Renovate Bot is a tool to control the versions of dependencies of your projects.

It can be compared to the Dependabot project which is available on GitHub.

In this article, we will explore how to install and configure Renovate to run on a Gitlab CE instance.

Prerequisites

In order to follow the initialization process you must be able to:

  • Create groups and projects
  • Have access or install at least 1 GitLab Runner with a docker executor
  • Have a GitHub account (even if we are going to use GitLab, it will be used to get the release notes of the projects)

Initialization

Project structure

  • Create a Renovate project group
  • Create 2 projects in the group
    • a renovate-config project which will contain configuration files that can be shared with all GitLab projects;
    • a renovate-runner project which will contain the configurations to dedicate to the Renovate container.

Gitab user

As the name of the project indicates (RenovateBot) we will have to create a user account representing our Bot.

For our example, we will call it Renovate Bot <[email protected]> and the username renovatebot.

This user will be used for 2 things:

  1. merge requests, commits… will be created by the Bot ;
  2. restrict renovate’s rights to browse only those projects on which it is explicitly invited.

Renovate-runner project configuration

We will start by working on the runner part. Let’s go to the renovate-runner project we created earlier.

Creation of user tokens (PAT : Personal Access Token)

GitLab

On your GitLab instance, log in with the renovatebot account created earlier.

We’ll create an Access Token via your user profile (/-/profile/personal_access_tokens).

Name the token whatever you like (renovatebot for example) and choose the following scopes as indicated in the documentation:

  • read_user,
  • api,
  • write_repository.

Copy the token and go back to the renovate-runner project, in the CI/CD Settings (menu Settings > CI/CD > Variables)

and create a new variable named RENOVATE_TOKEN with the retrieved token value.

GitHub

In order to be able to retrieve release notes from projects and not be subject to the limitations of the GitHub API, we will need to create a GitHub and create a Personal Access Token there.

Copy the token and go back to the renovate-runner project, in the CI/CD Settings (menu Settings > CI/CD > Variables)

and create a new variable named GITHUB_COM_TOKEN with the value of the recovered token.

Our .gitlab-ci.yml file

image: renovate/renovate:29	

variables:
  RENOVATE_BASE_DIR: $CI_PROJECT_DIR/renovate
  RENOVATE_GIT_AUTHOR: Renovate Bot <[email protected]>
  RENOVATE_OPTIMIZE_FOR_DISABLED: 'true'
  RENOVATE_REPOSITORY_CACHE: 'true'
  LOG_LEVEL: debug


cache:
  key: ${CI_COMMIT_REF_SLUG}-renovate
  paths:
    - $CI_PROJECT_DIR/renovate

renovate:
  stage: deploy
  resource_group: production
  only:
    - schedules
  script:
    - renovate $RENOVATE_EXTRA_FLAGS

Renovate offers most of these configurations as environment variables. However, to be able to use the bot in other contexts than GitLab (a manual launch for example), I only kept the GitLab specific parameters in the .gitlab-ci.yml file.

The rest of the configurations are in the config.js file that we’ll look at right now. ⬇️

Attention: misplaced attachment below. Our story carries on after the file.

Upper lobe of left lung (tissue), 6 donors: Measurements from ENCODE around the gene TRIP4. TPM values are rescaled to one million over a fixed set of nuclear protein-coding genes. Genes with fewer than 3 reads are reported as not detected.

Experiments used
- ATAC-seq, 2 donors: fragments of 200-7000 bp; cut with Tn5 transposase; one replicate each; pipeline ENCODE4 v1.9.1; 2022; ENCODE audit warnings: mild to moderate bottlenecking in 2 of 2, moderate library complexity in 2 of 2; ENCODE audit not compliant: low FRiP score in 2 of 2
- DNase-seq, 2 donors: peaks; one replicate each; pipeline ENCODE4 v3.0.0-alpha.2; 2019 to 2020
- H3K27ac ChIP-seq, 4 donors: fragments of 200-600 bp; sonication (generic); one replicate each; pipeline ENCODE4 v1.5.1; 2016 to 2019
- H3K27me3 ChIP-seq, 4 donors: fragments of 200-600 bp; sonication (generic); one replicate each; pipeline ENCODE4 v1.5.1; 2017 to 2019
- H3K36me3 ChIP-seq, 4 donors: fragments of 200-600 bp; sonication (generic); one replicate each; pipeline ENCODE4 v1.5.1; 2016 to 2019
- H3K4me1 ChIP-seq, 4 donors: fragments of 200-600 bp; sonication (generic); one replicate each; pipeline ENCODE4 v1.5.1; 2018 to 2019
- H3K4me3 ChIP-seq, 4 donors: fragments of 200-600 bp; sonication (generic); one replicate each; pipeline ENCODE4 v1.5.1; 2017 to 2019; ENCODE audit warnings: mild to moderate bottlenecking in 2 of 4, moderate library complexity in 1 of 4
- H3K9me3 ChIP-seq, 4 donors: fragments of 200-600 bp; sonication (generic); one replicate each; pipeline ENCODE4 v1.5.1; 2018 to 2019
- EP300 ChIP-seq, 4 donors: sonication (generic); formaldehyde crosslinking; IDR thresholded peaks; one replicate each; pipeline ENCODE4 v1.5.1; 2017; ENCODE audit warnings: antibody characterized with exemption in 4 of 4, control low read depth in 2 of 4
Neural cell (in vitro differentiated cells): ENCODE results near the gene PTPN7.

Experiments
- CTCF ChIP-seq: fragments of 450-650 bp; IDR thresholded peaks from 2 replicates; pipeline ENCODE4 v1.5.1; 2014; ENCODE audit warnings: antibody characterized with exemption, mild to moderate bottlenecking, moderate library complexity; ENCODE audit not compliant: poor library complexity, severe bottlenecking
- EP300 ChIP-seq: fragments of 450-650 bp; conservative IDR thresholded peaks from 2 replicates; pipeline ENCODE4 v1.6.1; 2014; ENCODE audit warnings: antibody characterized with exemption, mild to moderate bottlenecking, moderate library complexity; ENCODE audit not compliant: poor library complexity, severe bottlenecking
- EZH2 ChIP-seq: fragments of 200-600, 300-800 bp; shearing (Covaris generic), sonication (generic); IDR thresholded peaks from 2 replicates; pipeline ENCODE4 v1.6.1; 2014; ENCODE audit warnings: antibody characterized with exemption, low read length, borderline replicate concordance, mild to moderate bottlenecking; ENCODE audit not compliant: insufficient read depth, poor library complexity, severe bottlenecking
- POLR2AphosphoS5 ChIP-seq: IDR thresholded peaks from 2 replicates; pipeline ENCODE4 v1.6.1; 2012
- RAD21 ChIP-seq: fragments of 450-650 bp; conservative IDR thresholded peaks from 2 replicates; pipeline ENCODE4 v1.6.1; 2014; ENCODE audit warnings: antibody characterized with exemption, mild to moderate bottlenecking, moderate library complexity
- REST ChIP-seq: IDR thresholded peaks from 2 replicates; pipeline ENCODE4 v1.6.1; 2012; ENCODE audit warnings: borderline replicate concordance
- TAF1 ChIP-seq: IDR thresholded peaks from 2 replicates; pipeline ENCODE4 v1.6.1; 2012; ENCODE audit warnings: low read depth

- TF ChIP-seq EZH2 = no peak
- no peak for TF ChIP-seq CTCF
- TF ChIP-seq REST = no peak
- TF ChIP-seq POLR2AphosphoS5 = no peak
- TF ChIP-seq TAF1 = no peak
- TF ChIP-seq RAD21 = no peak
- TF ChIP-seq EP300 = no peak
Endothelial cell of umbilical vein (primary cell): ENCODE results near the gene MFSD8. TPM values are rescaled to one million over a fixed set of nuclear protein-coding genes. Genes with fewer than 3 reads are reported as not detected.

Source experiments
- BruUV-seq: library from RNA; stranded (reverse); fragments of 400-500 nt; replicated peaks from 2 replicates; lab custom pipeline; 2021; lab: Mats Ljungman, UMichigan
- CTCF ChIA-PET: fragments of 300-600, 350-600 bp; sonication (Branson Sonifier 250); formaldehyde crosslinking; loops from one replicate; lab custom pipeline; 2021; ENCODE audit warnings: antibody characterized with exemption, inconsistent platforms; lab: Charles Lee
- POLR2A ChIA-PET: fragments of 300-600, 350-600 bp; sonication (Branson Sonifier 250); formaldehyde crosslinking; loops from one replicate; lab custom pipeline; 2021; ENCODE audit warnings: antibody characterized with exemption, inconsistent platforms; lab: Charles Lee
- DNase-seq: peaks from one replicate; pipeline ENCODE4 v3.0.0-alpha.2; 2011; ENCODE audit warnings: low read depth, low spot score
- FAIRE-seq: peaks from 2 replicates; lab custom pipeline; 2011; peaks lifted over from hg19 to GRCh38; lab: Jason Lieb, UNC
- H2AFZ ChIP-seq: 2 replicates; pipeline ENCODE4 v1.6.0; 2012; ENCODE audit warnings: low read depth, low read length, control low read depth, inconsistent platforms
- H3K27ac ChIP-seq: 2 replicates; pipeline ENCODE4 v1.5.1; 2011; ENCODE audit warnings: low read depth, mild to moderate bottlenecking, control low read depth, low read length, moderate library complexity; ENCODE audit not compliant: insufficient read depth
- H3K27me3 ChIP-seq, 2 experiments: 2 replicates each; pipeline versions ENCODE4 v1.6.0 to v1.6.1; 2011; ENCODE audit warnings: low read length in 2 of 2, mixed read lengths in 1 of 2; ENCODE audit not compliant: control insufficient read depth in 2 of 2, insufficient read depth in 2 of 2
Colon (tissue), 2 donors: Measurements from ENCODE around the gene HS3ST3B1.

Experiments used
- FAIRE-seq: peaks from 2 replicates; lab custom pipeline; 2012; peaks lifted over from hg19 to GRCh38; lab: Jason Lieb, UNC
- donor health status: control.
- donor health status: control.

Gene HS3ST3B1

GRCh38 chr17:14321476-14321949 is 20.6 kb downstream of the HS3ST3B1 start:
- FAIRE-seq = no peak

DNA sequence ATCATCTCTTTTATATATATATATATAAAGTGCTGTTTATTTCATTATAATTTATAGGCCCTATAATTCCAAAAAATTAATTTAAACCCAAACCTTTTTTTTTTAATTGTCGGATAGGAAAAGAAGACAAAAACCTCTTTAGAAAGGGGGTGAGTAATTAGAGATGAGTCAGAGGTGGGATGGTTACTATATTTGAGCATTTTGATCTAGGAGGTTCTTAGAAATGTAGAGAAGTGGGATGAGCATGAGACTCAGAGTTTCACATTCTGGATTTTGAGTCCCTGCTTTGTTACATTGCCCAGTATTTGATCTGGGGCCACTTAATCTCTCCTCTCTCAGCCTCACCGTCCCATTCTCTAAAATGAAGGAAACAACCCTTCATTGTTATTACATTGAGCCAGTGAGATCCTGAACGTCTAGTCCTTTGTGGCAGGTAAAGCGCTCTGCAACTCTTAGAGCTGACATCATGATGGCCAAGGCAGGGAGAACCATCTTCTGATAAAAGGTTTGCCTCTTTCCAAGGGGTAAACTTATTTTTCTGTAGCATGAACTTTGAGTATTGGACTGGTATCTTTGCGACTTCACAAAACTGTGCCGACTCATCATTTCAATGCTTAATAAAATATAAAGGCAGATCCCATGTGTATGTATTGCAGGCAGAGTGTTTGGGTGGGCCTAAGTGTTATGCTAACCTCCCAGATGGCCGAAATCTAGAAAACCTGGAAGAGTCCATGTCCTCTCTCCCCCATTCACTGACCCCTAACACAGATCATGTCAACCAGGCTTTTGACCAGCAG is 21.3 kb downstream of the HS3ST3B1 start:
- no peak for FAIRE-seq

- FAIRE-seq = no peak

Renovate configuration file

Renovate is based on a configuration file config.js.

It defines the Git platform to use, the configuration options of the runner and the configuration profiles (Config Presets) which will be applied for all the projects onboardingConfig.

module.exports = {
        endpoint: 'https://[url of gitlab]/api/v4/',
        platform: 'gitlab',
        persistRepoData: true,
        logLevel: 'debug',
        onboardingConfig: {
                'extends': [
                        "local>groups/subgroups/renovate/renovate-config"
                ],
        },
        autodiscover: true,
};

Recurring task

  • CI/CD menu > Schedules
  • Create a new scheduled task with the frequency you want (I made the choice, totally arbitrary, to run the analysis twice a day) and to trigger.
  • Save

Configuration of default configurations

In the renovate-config project we will create a simple renovate.json file which will be the one searched by default by the config.json file and in particular the line "local>groups/subgroups/renovate/renovate-config".

Here are the choices I made:

 {
  "$schema": "https://docs.renovatebot.com/renovate-schema.json",
  "packageRules": [
    {
      "depTypeList": [ "devDependencies", "require-dev" ],
      "updateTypes": [ "patch", "minor", "digest"],
      "groupName": "devDependencies (non-major)"
    }
  ],
  "extends": [
    "config:base",
    ":preserveSemverRanges",
    ":dependencyDashboard",
    ":rebaseStalePrs",
    ":enableVulnerabilityAlertsWithLabel('security')",
    ":group:recommended"
  ]
}
  • packageRules allows to create new groupings. In our case, this allows us to have a single Merge Request containing all the development dependencies of the project when they are not major.

  • Extends allows us to define the rules/configs presets that we want to activate. In particular, we activate the Dependency Dashboard which allows us to follow in a ticket the status of all available updates and/or current MRs and various Group Presets.

Activate the bot for projects

With these configurations, each project that wants to activate the bot has only 4 steps to follow:

  1. Add the user renovatebot on the project, with at least a contributor right
  2. Enable the issues for the dependency Dashboard.
  3. Enable merge requests for first with a 1st Merge Request to create the renovate configuration, then the MRs associated with the updates to apply.
  4. Refine the Renovate configurations according to the specificities of your project

And that’s it 🍾

We now have a Renovate bot that runs regularly and will update all the repositories it has access to.